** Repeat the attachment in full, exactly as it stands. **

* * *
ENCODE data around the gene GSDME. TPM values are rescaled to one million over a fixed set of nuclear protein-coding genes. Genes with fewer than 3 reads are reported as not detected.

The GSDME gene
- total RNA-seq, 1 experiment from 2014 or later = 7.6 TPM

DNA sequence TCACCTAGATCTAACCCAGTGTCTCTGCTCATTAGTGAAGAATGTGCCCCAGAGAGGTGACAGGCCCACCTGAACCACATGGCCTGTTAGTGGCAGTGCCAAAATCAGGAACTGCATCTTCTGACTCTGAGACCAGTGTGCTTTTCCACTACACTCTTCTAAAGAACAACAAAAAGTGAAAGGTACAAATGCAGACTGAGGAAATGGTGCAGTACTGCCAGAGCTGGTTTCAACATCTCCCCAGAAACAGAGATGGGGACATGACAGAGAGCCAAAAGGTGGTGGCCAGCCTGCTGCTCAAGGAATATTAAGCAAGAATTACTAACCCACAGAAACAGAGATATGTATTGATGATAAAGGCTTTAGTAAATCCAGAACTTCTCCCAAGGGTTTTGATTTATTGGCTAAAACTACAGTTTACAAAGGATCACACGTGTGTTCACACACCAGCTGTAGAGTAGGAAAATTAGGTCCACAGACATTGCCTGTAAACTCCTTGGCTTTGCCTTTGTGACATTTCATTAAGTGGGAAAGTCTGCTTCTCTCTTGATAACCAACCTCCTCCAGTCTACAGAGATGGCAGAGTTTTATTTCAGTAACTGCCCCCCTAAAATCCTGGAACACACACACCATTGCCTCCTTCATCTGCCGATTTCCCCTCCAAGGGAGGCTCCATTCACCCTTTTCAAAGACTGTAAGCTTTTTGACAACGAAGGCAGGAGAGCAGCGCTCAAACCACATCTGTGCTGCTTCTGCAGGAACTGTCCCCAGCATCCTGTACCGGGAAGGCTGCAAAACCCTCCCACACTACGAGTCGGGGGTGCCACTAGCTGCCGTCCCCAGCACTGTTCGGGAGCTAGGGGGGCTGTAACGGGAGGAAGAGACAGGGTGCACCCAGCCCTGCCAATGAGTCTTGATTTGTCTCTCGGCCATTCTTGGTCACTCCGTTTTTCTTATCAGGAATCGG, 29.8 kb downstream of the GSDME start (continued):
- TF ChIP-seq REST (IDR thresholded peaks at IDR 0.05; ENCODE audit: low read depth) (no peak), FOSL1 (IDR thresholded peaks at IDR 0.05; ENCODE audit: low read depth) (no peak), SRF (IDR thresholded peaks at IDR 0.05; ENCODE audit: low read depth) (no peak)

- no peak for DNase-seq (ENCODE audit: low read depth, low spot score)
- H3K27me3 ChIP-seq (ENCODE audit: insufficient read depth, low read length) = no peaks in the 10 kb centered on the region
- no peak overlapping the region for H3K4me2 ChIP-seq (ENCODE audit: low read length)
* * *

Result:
ENCODE data around the gene GSDME. TPM values are rescaled to one million over a fixed set of nuclear protein-coding genes. Genes with fewer than 3 reads are reported as not detected.

The GSDME gene
- total RNA-seq, 1 experiment from 2014 or later = 7.6 TPM

DNA sequence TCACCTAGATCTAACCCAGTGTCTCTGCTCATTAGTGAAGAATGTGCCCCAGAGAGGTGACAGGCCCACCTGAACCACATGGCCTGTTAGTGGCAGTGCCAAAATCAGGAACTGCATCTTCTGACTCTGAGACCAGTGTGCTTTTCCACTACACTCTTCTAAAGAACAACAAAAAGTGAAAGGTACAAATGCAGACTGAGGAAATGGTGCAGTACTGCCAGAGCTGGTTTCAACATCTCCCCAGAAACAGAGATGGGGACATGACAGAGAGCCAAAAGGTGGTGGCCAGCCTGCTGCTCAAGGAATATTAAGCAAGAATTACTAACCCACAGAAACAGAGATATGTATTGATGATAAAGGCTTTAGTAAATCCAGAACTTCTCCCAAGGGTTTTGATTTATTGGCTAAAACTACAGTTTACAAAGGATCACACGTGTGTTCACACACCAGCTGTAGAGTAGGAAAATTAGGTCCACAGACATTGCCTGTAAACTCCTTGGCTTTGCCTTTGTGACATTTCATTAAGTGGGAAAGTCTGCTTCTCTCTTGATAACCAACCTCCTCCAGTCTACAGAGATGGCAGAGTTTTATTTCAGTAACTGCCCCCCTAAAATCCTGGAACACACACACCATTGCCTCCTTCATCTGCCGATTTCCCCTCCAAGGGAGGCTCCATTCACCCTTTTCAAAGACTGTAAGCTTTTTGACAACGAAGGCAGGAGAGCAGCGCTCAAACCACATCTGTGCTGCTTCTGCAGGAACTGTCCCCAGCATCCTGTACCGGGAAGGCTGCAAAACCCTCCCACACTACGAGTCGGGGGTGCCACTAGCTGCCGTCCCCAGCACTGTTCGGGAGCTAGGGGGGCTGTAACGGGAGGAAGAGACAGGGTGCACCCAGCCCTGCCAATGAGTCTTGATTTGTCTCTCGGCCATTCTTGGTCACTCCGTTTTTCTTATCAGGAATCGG, 29.8 kb downstream of the GSDME start (continued):
- TF ChIP-seq REST (IDR thresholded peaks at IDR 0.05; ENCODE audit: low read depth) (no peak), FOSL1 (IDR thresholded peaks at IDR 0.05; ENCODE audit: low read depth) (no peak), SRF (IDR thresholded peaks at IDR 0.05; ENCODE audit: low read depth) (no peak)

- no peak for DNase-seq (ENCODE audit: low read depth, low spot score)
- H3K27me3 ChIP-seq (ENCODE audit: insufficient read depth, low read length) = no peaks in the 10 kb centered on the region
- no peak overlapping the region for H3K4me2 ChIP-seq (ENCODE audit: low read length)